Spice India: Buffet Your Day
It's great to report that the Indian buffet has gone beyond novelty and become such an OC mealtime tradition—as have breakfast burritos, a bowl of pho or a Balboa Bar come summertime—that you can ask your co-worker if he wants to get tandoori, and his response won't be some lame Apu joke but rather whether the restaurant also offers mango lassis. Such eating establishments are all over the county now, concentrated in the thickets of office parks in Irvine, Tustin and Lake Forest, sometimes attached to an Indian grocery store, other times a stand-alone—and sometimes both, as the restaurant part gets more popular and the owners decide to maximize their space by appealing to non-Indians.
Spice India in Lake Forest is a great case study of the latter trend. The space had hosted different Indian-themed food businesses for years before settling into a grocery store-cum-Bollywood DVD outlet. Eventually, it transitioned into also offering a buffet—a good one, but not worth the drive into deepest, darkest Lake Forest. Then this year, new owners came in, took out all the groceries and began concentrating on the food. They brightened the flavors of tried-and-true entrées for the regulars and introduced new items to attract more customers. Success! The buffet offerings are mostly northern Indian dishes that have become American favorites—vindaloos, biryanis, masalas, samosas. Appetizers include chicken chaat (essentially Hindustani chicken salad, but far better and spicier than what you'll find at a family reunion) and papri chaat, which I'd call subcontinental nachos if the comparison weren't so ludicrous—but what else would you call flour crisps topped with raita and chutney? It serves lamb as well as mutton, a meat most Americans have never bothered with; in the rara and sohitya preparations, Spice India brings out the assertive gaminess of the mutton, making a case for consuming sheep when they're adults instead of cute, little babies. And the house pickles are so puckering you just might swallow your lips after smelling them.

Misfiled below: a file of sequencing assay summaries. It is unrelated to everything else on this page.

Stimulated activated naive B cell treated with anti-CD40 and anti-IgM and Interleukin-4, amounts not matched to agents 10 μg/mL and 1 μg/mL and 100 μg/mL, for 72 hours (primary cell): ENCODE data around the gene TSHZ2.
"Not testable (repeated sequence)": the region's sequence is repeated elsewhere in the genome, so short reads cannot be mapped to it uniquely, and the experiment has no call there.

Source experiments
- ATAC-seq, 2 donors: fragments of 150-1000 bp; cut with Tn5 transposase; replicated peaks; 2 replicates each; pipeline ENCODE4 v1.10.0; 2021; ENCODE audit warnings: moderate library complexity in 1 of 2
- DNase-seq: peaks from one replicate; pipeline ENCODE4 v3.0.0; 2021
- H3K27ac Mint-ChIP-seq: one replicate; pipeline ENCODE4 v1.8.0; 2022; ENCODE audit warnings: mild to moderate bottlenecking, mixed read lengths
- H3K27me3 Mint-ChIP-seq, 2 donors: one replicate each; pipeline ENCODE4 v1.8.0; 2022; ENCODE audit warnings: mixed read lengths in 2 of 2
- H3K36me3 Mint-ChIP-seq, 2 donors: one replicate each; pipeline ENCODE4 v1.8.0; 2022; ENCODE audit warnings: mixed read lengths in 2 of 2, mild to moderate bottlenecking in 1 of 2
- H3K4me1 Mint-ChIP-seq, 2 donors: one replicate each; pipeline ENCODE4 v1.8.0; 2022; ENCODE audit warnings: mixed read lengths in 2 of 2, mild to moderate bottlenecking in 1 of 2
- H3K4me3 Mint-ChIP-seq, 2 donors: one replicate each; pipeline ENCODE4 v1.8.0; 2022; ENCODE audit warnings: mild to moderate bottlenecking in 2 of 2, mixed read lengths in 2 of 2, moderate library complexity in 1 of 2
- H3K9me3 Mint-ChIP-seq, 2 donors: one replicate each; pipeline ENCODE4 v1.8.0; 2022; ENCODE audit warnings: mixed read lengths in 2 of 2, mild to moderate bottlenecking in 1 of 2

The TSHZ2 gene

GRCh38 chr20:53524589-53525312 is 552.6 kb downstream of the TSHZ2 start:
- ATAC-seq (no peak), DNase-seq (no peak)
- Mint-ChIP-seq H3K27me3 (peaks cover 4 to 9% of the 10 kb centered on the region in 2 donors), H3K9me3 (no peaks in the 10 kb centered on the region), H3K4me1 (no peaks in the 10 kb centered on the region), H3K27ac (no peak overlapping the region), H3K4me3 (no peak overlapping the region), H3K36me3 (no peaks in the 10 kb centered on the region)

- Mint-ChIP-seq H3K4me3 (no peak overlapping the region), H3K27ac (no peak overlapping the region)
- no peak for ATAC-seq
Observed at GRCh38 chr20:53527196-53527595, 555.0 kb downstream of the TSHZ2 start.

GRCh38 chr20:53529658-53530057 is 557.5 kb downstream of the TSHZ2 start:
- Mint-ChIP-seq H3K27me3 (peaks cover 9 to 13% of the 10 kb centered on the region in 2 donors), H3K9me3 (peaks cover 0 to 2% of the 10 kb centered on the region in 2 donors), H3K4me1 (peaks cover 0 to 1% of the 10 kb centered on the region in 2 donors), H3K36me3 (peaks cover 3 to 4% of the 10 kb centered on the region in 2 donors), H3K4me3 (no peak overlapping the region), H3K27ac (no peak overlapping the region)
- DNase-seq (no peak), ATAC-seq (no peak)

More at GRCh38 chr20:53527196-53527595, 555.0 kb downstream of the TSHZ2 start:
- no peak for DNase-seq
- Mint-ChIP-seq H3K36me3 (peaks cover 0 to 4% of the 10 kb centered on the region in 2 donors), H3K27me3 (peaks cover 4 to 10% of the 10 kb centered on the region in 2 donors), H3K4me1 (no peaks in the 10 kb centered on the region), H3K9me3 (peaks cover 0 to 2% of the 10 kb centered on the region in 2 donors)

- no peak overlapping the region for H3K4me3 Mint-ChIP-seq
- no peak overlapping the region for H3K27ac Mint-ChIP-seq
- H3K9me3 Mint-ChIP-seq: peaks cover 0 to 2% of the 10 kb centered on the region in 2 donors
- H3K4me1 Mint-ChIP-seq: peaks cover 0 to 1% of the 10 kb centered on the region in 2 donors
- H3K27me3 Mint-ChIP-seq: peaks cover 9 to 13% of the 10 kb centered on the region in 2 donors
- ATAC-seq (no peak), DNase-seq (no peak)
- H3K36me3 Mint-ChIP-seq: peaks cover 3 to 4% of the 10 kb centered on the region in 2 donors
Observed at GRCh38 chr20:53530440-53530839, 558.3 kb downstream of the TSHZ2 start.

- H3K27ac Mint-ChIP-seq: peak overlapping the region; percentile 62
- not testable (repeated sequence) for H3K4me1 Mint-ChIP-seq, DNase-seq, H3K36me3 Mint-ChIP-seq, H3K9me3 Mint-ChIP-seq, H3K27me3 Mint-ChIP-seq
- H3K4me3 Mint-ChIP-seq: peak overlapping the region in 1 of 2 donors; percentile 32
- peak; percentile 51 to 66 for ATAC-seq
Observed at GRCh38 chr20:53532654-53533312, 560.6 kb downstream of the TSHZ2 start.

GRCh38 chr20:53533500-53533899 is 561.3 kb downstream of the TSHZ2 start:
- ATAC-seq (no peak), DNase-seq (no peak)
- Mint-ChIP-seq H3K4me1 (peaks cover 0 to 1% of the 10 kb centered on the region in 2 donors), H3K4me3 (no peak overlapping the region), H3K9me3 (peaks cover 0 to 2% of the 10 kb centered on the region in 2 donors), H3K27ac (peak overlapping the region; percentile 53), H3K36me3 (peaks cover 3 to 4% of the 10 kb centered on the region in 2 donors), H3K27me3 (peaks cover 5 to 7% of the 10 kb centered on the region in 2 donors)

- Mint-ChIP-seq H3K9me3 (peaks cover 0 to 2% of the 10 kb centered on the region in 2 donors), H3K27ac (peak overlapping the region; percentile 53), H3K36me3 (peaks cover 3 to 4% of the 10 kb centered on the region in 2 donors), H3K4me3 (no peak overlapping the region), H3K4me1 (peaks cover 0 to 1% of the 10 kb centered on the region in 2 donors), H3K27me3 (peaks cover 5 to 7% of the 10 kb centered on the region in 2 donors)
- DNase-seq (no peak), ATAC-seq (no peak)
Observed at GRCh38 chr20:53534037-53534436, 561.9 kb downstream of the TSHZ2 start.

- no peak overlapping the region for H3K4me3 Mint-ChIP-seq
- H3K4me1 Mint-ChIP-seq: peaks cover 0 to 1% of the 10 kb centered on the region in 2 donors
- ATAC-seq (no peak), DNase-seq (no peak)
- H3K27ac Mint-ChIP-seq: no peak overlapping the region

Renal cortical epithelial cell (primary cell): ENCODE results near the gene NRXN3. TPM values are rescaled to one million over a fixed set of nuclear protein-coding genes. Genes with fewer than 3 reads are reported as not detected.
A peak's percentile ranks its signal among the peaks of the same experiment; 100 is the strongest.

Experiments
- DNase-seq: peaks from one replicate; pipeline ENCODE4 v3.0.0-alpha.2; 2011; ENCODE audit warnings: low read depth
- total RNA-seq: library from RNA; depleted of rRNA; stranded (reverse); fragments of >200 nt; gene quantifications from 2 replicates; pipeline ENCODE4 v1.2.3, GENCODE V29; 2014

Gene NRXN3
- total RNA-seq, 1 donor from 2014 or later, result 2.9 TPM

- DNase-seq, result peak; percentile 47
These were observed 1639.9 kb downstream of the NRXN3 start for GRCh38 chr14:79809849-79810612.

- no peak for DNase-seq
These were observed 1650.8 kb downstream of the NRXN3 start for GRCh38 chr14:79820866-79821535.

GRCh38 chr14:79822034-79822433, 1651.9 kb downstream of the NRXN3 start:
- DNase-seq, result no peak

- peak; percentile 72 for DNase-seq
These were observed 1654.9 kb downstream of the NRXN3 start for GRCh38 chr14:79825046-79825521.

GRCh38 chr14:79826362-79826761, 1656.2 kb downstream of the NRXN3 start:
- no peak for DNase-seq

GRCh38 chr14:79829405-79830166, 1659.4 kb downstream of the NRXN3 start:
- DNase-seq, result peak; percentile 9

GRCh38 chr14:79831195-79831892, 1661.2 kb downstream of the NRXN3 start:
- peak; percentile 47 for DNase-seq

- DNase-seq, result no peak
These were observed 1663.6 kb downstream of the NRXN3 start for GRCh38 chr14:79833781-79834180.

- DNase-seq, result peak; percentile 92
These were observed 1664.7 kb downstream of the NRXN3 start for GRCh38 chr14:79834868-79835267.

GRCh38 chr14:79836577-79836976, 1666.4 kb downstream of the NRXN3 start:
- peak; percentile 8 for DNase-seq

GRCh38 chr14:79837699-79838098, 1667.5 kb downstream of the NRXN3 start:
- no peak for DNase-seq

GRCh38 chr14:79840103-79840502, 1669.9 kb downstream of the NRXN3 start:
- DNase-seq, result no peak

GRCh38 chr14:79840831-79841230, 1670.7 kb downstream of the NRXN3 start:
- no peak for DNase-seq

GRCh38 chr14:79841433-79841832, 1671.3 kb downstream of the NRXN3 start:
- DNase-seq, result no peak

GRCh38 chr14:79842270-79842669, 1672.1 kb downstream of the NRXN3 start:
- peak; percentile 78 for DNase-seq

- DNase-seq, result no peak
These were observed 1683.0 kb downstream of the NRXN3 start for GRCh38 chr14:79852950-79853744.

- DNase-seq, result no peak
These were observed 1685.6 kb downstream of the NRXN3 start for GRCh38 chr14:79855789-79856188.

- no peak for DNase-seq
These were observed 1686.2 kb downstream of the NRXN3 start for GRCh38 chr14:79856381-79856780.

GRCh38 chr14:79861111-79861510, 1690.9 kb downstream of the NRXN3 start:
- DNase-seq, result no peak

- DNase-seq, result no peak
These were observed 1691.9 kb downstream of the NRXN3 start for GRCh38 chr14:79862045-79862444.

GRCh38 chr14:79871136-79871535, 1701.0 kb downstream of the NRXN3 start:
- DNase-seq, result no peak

Dessert is a more pedestrian affair—while the gulab jamun, kheer and ice creams are perfect cappers to any meal, I wish the kitchen would be as adventurous with sweets as it is with the specialties. But I wouldn't be surprised if that happens. The new Spice India owners put in more tables in the remodel, and the change has been popular enough that I suspect they'll tidy up the place even further. Given how popular Indian food has become in Orange County, I say give them a year before the next leap forward.
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